3.4.1 Assessment Results Without Post-processing:

For the selected stereo pairs, disparity maps estimated by the HCS algorithm without cost aggregation and post-processing, disparity maps estimated by the FGS algorithm without any post-processing and the disparity errors for the FGS algorithm are shown in Fig. 4. A summary of the assessment metrics without post-processing the disparity maps is presented in Table 2. It can be observed that the FGS algorithm significantly improved over the initial disparity estimates generated by the HCS algorithm without cost aggregation. In addition, the FGS algorithm is able to identify disparities in occluded regions.

(a)
(b)
(c)
(d)
(e)
Figure 4: Estimated disparity maps and error maps for selected Middlebury stereo pairs without post-processing. (a) Teddy (dataset 2003), (b) Cones (dataset 2003), (c) Dolls (dataset 2005), (d) Rocks1 (dataset 2006), and (e) Motorcycle (dataset 2014). Disparity estimates in the occluded regions were not excluded in the final disparity maps.
Images Initial FGS Algorithm
Avg.err PSNR(dB) Bad2.0(%) Avg.err PSNR(dB) Bad2.0(%)
Teddy 5.18 26.33 24.21 2.60 32.02 14.17
Cones 5.88 25.20 25.69 2.78 32.35 17.60
Dolls 7.51 23.51 29.90 3.20 30.75 22.47
Rocks1 6.35 24.42 21.97 3.29 30.15 13.58
Motorcycle 5.96 26.07 33.42 3.81 29.45 20.04
Table 2: Performance measures of the FGS algorithm for selected Middlebury stereo pairs without post-processing the disparity maps. Disparity estimates in the occluded regions were not excluded in the final disparity maps. FGS estimates significantly improved over the initial disparity estimates by all performance metrics.

3.4.2 Assessment Results with Post-processing

Disparity estimates with post-processing and disparity error maps for selected stereo pairs are shown in Fig. 5. A summary of the assessment metrics after post-processing the disparity estimates is presented in Table 3.

(a)
(b)
(c)
(d)
(e)
Figure 5: Disparity maps after post-processing and corresponding error maps for selected Middlebury stereo pairs. (a) Teddy (dataset 2003), (b) Cones (dataset 2003), (c) Dolls (dataset 2005), (d) Rocks1 (dataset 2006), and (e) Motorcycle (dataset 2014). Disparity estimates in the occluded regions were not excluded in the final disparity maps.
Images FGS-based Final
Avg.err PSNR(dB) Bad2.0(%) Avg.err PSNR(dB) Bad2.0(%)
Teddy 2.60 32.02 14.17 1.90 33.25 9.55
Cones 2.78 32.35 17.60 2.32 33.33 15.11
Dolls 3.20 30.75 22.47 2.04 32.52 18.98
Rocks1 3.29 30.15 13.58 2.78 31.10 12.06
Motorcycle 3.81 29.45 20.04 3.36 30.02 18.87
Table 3: Performance measures of the FGS algorithm for selected Middlebury stereo pairs after post-processing. Disparity estimates in the occluded regions were not excluded. FGS estimates significantly improved over the initial disparity estimates by all performance metrics.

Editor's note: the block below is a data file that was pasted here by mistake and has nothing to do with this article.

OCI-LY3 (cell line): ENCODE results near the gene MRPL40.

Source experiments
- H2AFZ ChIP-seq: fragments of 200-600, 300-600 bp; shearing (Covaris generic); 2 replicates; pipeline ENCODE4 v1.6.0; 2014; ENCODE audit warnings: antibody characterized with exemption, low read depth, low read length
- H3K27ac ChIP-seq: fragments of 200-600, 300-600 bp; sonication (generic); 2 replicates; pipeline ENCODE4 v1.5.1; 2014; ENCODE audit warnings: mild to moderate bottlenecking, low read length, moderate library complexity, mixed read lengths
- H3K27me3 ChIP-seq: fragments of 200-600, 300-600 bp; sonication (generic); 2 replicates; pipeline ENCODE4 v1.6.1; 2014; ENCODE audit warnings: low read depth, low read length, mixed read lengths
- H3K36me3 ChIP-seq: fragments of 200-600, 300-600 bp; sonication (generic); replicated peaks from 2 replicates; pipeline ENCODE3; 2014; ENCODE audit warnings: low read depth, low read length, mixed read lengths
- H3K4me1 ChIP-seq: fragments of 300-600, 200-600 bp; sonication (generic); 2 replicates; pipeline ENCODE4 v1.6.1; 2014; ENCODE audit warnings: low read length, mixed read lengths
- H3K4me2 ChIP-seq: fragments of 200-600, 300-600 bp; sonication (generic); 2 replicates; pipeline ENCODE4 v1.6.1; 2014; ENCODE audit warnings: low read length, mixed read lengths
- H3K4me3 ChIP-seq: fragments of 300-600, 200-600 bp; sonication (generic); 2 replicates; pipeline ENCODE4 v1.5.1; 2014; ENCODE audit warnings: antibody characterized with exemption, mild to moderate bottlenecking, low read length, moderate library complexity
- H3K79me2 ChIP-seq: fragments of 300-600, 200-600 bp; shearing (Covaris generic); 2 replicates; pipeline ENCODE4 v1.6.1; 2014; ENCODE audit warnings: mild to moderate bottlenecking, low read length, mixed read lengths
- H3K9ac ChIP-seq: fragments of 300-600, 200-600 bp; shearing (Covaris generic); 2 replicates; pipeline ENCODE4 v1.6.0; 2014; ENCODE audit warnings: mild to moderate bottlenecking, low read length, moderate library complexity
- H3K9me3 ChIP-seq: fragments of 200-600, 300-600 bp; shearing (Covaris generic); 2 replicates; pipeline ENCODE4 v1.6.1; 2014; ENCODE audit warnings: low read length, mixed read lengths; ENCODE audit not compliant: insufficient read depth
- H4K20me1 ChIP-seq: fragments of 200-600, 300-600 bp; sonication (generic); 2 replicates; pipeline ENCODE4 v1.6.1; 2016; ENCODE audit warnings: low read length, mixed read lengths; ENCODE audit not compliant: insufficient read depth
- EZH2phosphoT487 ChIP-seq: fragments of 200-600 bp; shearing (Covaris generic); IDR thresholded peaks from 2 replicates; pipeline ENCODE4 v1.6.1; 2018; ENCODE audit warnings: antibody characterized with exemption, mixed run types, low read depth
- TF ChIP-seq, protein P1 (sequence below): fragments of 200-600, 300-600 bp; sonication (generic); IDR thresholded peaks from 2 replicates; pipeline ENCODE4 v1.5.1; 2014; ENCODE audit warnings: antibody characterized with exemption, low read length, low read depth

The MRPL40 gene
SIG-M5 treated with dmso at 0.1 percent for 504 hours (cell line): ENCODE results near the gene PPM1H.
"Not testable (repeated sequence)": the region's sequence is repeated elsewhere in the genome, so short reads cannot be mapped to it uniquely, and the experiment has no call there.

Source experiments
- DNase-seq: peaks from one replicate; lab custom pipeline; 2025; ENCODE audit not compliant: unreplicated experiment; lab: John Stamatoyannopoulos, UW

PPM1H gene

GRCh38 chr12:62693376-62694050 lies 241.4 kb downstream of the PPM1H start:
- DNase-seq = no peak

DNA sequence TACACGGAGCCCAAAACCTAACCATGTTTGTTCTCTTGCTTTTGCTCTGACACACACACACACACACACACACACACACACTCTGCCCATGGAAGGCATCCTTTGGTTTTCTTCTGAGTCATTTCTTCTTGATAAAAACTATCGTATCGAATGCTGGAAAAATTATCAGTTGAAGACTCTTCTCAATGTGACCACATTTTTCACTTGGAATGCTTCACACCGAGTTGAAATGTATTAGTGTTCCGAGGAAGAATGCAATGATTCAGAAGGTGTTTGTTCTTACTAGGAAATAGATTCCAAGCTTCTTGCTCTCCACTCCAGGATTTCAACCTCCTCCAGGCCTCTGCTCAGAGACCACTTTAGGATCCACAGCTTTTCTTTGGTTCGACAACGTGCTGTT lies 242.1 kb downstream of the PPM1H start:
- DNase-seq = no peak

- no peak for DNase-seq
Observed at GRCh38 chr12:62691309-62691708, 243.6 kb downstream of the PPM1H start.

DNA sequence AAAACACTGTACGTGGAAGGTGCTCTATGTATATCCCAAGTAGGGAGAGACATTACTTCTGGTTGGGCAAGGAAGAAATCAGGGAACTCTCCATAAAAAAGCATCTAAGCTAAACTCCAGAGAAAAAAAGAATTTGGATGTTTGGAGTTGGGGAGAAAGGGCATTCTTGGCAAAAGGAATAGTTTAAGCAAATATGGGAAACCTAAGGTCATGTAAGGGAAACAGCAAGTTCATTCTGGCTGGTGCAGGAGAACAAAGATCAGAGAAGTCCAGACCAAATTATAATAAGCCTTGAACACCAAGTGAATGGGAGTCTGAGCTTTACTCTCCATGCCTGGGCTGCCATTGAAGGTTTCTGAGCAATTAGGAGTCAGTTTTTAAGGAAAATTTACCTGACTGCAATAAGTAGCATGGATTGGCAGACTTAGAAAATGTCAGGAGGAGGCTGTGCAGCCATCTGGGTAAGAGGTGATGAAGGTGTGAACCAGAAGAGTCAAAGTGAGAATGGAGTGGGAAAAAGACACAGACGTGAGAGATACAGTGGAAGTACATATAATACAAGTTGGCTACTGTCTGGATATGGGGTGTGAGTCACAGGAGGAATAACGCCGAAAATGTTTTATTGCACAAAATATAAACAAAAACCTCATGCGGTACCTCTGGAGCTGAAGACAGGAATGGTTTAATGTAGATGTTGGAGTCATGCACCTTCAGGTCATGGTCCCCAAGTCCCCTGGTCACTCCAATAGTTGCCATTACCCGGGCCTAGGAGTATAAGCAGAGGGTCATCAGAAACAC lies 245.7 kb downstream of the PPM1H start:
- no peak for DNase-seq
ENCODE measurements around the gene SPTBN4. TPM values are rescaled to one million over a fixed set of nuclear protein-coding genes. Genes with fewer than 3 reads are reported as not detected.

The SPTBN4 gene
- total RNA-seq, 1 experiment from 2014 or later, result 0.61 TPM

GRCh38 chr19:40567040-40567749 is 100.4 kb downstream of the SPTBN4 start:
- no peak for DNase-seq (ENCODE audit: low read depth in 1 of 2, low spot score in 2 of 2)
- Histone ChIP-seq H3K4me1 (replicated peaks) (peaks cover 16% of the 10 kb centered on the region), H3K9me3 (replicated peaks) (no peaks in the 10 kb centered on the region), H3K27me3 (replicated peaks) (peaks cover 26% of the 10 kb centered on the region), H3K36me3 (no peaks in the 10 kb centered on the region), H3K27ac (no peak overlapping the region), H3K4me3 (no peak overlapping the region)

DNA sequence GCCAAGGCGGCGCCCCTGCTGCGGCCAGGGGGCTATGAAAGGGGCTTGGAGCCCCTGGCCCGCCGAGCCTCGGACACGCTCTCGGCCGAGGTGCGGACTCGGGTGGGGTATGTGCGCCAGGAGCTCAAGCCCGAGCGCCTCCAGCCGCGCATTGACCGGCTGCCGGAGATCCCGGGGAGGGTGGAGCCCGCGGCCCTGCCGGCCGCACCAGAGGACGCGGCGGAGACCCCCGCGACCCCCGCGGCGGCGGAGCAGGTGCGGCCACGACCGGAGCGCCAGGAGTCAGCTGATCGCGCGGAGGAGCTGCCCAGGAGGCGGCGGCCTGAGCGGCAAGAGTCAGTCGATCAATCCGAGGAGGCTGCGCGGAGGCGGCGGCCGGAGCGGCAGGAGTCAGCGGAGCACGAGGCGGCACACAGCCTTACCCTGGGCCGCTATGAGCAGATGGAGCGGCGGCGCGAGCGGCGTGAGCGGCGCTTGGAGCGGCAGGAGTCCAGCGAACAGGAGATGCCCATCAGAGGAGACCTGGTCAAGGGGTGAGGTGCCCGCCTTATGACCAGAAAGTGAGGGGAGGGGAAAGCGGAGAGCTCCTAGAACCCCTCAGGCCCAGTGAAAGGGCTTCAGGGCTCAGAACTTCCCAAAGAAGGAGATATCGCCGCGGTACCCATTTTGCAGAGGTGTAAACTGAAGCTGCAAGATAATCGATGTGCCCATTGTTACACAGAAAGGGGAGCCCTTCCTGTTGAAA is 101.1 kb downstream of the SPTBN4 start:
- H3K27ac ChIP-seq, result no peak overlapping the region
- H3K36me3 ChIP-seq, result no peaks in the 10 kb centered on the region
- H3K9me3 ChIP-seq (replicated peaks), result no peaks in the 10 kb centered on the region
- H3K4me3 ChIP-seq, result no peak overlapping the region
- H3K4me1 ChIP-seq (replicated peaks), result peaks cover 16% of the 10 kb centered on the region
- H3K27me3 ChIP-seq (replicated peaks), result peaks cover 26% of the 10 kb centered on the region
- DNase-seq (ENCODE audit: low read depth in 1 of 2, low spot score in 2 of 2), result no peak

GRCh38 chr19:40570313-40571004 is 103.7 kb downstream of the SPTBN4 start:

3.5 Performance of the FGS Algorithm vs State-of-the-art Algorithms

To the best of our knowledge, the proposed FGS algorithm is the first disparity estimation technique based on factor graphs. The performance of the non-learning-based FGS algorithm was compared with recent state-of-the-art learning-based and non-learning-based disparity estimation algorithms. All disparity estimation algorithms were evaluated using stereo pairs from the current Middlebury evaluation dataset version 3.0. In addition to the performance metrics of Avg. err, PSNR and Bad 2.0 %, a weighted average measure was calculated for each performance metric based on the level of difficulty of estimating the disparity map for each stereo pair in the Middlebury evaluation dataset version 3.0. A summary of all the assessment metrics and a weighted performance measure for the FGS algorithm is presented in Table 4.

Images FGS-based
(Weight) Avg.err PSNR(dB) Bad2.0(%)
Adiron (8) 03.63 30.10 17.96
ArtL (8) 04.81 30.70 44.81
Jadepl (8) 26.72 18.33 47.01
Motor (8) 03.36 30.02 18.87
MotorE (8) 05.90 27.11 28.48
Piano (8) 04.23 30.30 24.12
PianoL (4) 07.10 27.11 35.21
Pipes (8) 07.71 25.71 39.25
Playrm (4) 05.30 27.10 30.11
Playt (4) 03.19 31.98 28.10
PlaytP (8) 03.05 31.95 24.36
Recyc (8) 03.71 31.59 32.54
Shelvs (4) 05.30 27.81 34.07
Teddy (8) 01.90 33.25 09.55
Vintage (4) 10.22 29.11 54.10
Weighted
Average 6.45 28.85 30.22
Table 4: All performance measures of the proposed FGS algorithm for the stereo pairs in the current Middlebury evaluation dataset version 3.0. Disparity estimates in the occluded regions were not excluded in the final disparity maps.

3.6 FGS vs Non-learning based Disparity Estimation Methods